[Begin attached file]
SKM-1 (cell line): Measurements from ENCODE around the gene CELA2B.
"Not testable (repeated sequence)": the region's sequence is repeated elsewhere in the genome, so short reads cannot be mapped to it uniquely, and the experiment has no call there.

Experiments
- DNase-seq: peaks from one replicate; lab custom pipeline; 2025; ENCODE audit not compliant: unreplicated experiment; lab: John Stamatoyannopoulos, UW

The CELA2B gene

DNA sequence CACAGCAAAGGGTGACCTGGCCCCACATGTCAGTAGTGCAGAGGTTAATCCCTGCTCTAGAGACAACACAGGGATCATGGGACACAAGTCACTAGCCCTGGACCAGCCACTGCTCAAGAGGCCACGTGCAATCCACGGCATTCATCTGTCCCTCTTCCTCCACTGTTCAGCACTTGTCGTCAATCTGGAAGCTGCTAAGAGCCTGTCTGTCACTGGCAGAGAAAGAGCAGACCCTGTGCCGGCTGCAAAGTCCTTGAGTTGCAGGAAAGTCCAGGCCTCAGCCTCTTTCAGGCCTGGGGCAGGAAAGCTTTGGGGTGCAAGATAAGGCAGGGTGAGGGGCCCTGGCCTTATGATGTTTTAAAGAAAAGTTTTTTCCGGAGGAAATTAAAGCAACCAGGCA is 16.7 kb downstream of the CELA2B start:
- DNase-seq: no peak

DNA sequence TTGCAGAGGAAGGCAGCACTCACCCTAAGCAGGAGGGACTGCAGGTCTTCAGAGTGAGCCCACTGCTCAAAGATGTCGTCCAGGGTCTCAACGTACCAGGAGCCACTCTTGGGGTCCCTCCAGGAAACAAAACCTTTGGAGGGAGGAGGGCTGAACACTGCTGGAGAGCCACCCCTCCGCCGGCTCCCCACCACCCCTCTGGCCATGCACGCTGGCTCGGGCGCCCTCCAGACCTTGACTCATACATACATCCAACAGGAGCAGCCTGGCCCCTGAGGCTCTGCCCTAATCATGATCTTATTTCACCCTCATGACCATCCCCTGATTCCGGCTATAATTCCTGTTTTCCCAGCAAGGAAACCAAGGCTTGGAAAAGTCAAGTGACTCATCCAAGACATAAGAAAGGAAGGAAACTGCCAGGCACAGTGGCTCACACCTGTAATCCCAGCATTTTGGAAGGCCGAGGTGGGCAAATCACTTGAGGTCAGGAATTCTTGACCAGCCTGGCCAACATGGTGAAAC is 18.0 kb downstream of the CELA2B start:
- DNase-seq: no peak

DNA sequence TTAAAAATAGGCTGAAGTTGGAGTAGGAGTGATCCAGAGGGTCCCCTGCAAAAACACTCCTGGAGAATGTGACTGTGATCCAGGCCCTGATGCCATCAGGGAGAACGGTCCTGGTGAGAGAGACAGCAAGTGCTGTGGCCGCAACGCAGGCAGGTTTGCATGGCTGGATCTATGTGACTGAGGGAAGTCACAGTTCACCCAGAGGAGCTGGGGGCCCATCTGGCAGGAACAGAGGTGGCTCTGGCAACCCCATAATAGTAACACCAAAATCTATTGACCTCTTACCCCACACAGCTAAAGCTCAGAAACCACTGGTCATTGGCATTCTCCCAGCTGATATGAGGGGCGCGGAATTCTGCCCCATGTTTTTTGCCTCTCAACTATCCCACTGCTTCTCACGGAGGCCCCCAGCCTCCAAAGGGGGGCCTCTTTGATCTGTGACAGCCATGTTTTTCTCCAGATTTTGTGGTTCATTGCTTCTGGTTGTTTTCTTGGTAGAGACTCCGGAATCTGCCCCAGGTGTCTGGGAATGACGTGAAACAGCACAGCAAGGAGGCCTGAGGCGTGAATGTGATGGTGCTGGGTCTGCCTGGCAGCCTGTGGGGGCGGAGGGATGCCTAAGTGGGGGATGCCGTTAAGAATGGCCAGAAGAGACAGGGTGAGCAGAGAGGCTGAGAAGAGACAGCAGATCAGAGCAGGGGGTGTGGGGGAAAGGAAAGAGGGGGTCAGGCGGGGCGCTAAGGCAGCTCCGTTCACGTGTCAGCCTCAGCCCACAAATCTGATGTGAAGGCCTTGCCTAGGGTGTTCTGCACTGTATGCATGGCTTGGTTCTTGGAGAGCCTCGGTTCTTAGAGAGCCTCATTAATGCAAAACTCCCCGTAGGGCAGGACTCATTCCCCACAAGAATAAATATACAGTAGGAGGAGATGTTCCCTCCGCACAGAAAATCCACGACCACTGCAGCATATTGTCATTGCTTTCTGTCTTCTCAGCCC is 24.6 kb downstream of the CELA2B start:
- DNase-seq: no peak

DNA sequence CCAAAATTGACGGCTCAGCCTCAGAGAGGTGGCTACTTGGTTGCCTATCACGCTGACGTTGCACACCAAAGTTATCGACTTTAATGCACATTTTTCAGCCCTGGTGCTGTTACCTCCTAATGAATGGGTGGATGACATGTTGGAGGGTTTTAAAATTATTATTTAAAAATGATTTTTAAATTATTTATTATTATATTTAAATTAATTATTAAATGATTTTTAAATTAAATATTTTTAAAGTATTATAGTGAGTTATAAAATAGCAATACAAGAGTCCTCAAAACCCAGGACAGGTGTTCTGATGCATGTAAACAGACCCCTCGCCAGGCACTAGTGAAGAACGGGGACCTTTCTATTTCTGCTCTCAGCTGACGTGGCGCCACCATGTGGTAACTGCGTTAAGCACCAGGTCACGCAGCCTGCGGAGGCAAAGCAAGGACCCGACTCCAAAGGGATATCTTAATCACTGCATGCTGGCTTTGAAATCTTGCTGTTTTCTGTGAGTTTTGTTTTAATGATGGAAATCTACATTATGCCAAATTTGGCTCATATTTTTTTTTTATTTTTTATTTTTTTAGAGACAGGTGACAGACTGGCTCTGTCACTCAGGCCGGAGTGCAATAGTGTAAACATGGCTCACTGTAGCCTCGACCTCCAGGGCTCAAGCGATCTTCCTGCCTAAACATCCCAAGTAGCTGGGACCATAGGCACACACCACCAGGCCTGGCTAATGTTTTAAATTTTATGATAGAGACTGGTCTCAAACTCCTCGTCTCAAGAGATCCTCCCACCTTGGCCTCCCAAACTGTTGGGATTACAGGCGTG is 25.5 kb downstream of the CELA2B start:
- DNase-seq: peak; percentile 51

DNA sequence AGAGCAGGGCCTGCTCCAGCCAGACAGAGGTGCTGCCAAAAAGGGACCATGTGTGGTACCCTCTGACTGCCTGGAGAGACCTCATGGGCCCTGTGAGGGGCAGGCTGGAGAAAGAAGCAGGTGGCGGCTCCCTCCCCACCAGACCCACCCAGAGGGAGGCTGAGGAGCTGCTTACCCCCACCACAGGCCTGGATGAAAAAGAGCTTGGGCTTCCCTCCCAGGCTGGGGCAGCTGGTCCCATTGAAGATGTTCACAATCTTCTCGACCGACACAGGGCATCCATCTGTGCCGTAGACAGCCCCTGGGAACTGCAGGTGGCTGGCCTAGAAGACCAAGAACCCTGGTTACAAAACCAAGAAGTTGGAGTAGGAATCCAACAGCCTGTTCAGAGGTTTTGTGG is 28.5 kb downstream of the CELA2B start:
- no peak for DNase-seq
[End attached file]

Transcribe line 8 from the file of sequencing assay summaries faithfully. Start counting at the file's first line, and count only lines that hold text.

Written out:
DNA sequence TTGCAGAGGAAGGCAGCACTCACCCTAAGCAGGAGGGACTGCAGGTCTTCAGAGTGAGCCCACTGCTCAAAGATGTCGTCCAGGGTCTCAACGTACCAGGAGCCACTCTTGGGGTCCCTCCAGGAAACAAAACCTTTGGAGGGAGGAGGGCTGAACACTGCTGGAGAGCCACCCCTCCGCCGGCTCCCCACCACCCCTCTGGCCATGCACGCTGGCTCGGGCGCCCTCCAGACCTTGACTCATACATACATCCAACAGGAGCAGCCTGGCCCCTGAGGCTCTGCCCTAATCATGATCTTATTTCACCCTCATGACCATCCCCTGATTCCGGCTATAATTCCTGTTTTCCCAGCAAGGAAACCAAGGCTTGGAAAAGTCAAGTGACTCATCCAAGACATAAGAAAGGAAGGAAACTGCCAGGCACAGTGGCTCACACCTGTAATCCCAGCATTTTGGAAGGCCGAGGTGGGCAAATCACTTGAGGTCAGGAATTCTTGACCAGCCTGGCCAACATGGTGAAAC is 18.0 kb downstream of the CELA2B start: